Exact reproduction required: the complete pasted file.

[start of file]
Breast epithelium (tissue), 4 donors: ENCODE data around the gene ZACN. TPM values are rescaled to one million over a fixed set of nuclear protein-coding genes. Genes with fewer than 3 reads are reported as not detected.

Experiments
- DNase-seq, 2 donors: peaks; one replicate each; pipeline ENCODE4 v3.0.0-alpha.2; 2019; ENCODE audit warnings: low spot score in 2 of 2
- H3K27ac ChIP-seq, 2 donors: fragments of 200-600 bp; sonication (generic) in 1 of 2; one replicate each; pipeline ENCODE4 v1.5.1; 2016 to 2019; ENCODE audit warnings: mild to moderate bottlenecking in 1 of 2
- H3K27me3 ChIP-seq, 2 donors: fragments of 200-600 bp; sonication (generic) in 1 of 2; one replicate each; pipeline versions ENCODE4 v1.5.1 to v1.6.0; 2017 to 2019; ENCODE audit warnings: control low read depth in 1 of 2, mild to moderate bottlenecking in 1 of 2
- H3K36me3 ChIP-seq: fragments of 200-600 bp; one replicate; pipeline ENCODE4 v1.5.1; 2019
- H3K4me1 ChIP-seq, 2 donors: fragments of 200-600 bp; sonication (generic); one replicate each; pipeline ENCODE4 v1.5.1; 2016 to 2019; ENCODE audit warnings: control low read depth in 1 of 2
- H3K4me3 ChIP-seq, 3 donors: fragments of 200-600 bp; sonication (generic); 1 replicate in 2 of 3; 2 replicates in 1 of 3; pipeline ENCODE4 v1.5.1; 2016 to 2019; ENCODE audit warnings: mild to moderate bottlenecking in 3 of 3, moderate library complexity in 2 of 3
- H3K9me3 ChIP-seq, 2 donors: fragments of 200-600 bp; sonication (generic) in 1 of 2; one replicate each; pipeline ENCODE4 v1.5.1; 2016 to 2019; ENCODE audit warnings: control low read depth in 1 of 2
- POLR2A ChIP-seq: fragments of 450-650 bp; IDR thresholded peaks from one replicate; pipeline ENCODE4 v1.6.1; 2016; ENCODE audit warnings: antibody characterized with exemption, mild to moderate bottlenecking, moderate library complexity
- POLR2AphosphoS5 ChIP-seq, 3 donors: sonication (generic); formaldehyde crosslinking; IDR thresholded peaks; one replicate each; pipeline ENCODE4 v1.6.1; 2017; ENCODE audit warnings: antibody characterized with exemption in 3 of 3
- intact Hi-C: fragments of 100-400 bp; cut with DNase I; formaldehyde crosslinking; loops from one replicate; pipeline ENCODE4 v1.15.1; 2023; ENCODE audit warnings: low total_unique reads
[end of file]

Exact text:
Breast epithelium (tissue), 4 donors: ENCODE data around the gene ZACN. TPM values are rescaled to one million over a fixed set of nuclear protein-coding genes. Genes with fewer than 3 reads are reported as not detected.

Experiments
- DNase-seq, 2 donors: peaks; one replicate each; pipeline ENCODE4 v3.0.0-alpha.2; 2019; ENCODE audit warnings: low spot score in 2 of 2
- H3K27ac ChIP-seq, 2 donors: fragments of 200-600 bp; sonication (generic) in 1 of 2; one replicate each; pipeline ENCODE4 v1.5.1; 2016 to 2019; ENCODE audit warnings: mild to moderate bottlenecking in 1 of 2
- H3K27me3 ChIP-seq, 2 donors: fragments of 200-600 bp; sonication (generic) in 1 of 2; one replicate each; pipeline versions ENCODE4 v1.5.1 to v1.6.0; 2017 to 2019; ENCODE audit warnings: control low read depth in 1 of 2, mild to moderate bottlenecking in 1 of 2
- H3K36me3 ChIP-seq: fragments of 200-600 bp; one replicate; pipeline ENCODE4 v1.5.1; 2019
- H3K4me1 ChIP-seq, 2 donors: fragments of 200-600 bp; sonication (generic); one replicate each; pipeline ENCODE4 v1.5.1; 2016 to 2019; ENCODE audit warnings: control low read depth in 1 of 2
- H3K4me3 ChIP-seq, 3 donors: fragments of 200-600 bp; sonication (generic); 1 replicate in 2 of 3; 2 replicates in 1 of 3; pipeline ENCODE4 v1.5.1; 2016 to 2019; ENCODE audit warnings: mild to moderate bottlenecking in 3 of 3, moderate library complexity in 2 of 3
- H3K9me3 ChIP-seq, 2 donors: fragments of 200-600 bp; sonication (generic) in 1 of 2; one replicate each; pipeline ENCODE4 v1.5.1; 2016 to 2019; ENCODE audit warnings: control low read depth in 1 of 2
- POLR2A ChIP-seq: fragments of 450-650 bp; IDR thresholded peaks from one replicate; pipeline ENCODE4 v1.6.1; 2016; ENCODE audit warnings: antibody characterized with exemption, mild to moderate bottlenecking, moderate library complexity
- POLR2AphosphoS5 ChIP-seq, 3 donors: sonication (generic); formaldehyde crosslinking; IDR thresholded peaks; one replicate each; pipeline ENCODE4 v1.6.1; 2017; ENCODE audit warnings: antibody characterized with exemption in 3 of 3
- intact Hi-C: fragments of 100-400 bp; cut with DNase I; formaldehyde crosslinking; loops from one replicate; pipeline ENCODE4 v1.15.1; 2023; ENCODE audit warnings: low total_unique reads